Bench players have varied success in Syracuse’s 76-50 blowout of BC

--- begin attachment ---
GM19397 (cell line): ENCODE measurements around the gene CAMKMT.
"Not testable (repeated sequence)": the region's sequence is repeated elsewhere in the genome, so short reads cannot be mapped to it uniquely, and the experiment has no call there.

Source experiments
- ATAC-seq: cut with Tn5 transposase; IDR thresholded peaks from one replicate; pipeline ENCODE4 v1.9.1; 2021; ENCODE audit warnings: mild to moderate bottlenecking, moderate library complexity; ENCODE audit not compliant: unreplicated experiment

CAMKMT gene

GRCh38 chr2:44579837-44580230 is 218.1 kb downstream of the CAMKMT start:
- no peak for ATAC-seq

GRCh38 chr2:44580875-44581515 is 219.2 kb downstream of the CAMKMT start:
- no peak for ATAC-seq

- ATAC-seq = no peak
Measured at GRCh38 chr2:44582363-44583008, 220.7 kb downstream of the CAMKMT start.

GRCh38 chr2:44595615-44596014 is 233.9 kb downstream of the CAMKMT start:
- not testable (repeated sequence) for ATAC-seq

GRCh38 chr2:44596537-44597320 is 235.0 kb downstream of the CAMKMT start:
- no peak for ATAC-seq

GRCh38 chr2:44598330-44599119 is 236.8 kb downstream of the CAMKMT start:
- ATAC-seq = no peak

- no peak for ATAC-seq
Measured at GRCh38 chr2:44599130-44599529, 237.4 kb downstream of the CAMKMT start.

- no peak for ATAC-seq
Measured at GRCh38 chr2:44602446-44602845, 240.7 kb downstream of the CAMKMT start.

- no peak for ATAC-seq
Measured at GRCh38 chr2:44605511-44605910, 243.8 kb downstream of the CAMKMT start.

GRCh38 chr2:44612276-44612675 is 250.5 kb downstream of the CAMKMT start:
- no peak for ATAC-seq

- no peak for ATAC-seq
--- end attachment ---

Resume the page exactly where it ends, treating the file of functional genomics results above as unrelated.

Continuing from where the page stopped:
first_imgWith his face covered in a protective plastic mask and curly hair flopping out of his head band, Brycen Goodine pogoed to the rim and sank a layup while drawing a foul. The play, a rather meaningless basket at the end of a 76-50 rout over Boston College on Wednesday night, held more significance to the freshman who’s been battling to return to the court since breaking his nose in practice before Syracuse played Notre Dame on Jan. 4. “It finally felt good because I put a lot of work in my own time,” Goodine said. “So it  was frustrating when I was missing shots I could make.”Goodine’s five points tied his total for the month of December which was spread across two appearances. Goodine was one of several players that saw increased minutes during Wednesday’s 26-point rout for a Syracuse (10-7, 3-3 Atlantic Coast) team that calls to the bench less than every team in the country outside of Hofstra. But from the common bench contributors like Quincy Guerrier and Howard Washington to the rarities like Goodine and Jesse Edwards, increased minutes garnered inconsistent results against Boston College (9-8, 3-3). “It was a good opportunity to get Howard going,” Boeheim said. “Brycen, who’s had a lot of trouble with that nose and faceguard, made a couple of good plays. It was an opportunity to get those guys a little time.”AdvertisementThis is placeholder textEdwards ran onto the court following a Bourama Sidibe foul midway through the first half. Within a minute and a half, he’d committed a foul of his own. Then, a Boston College defender hit a floater while running right at Edwards. Edwards then lost the battle for a rebound on the defensive glass to a Boston College player and then fouled that same opponent as he went up for a putback. Six minutes into the freshman center’s chance at meaningful playing time, Boeheim had seen enough. Boeheim said that Edwards can’t put the ball on the floor near the hoop like he did on the offensive end against Boston College. He needs to rebound better, stronger and distribute the ball out to the guards, not lose possession.“Practice is where for me it’s going to be happening the most this year because I just got to develop,” Edwards said. “So when I get out there, I take full advantage of it.”When asked how far Edwards is from helping the team Boeheim smirked.“I can’t even talk about that,” he said. Around the same time Edwards worsened his case for more playing time, Howard Washington helped spark an SU run. The junior guard subbed in after a Joe Girard III turnover and helped the Orange run in transition. On one play he darted across the middle of the Boston College defense and dumped the ball off for an easy Marek Dolezaj layup. On another play, he snatched the ball from an Eagles player, started a fast break and dished an assist on a Buddy Boeheim 3-pointer. Washington finished with two points and a pair of turnovers in the second half, which didn’t leave him unscathed from Boeheim’s postgame remarks in otherwise positive review for Syracuse’s backup point guard. “Howard was very productive in the first half,” Boeheim said. “The second half he made a couple bad turnovers but you know he came back and got a steal.” Guerrier and Goodine both listened to advice from coaches on their strengths to varying success. Goodine said coaches told him to drive more and that’s the area he’s worked on the most in practice. Against BC, he scored twice by attacking the hoop, including a nifty reverse layup following a pump fake. Goodine’s sudden effectiveness also came in part due to his new mask. He’s wearing a custom-fit mask now that fits tighter to his face with less bulky padding. He said he couldn’t see with the prior mask and therefore couldn’t play in games. Guerrier didn’t have the same fortune fulfilling his role. Syracuse wants him to be physical down low and dominate the boards. A five-rebound performance isn’t enough, Guerrier said, and he’d hope to be closer to eight boards per night. Boeheim agreed, noting that Guerrier needs to seize loose balls more around the hoop. But like all his young players, Guerrier’s improving, and that’s where this young Syracuse stands, hoping that some good and some bad eventually grows into more of the former and less of the latter. “We got to work on those things everyday…It’s a good group,” Boeheim said. “They’re trying to get better and we’ll see.” Comments Published on January 15, 2020 at 10:38 pm Contact Josh: [email protected] | @Schafer_44 Facebook Twitter Google+last_img read more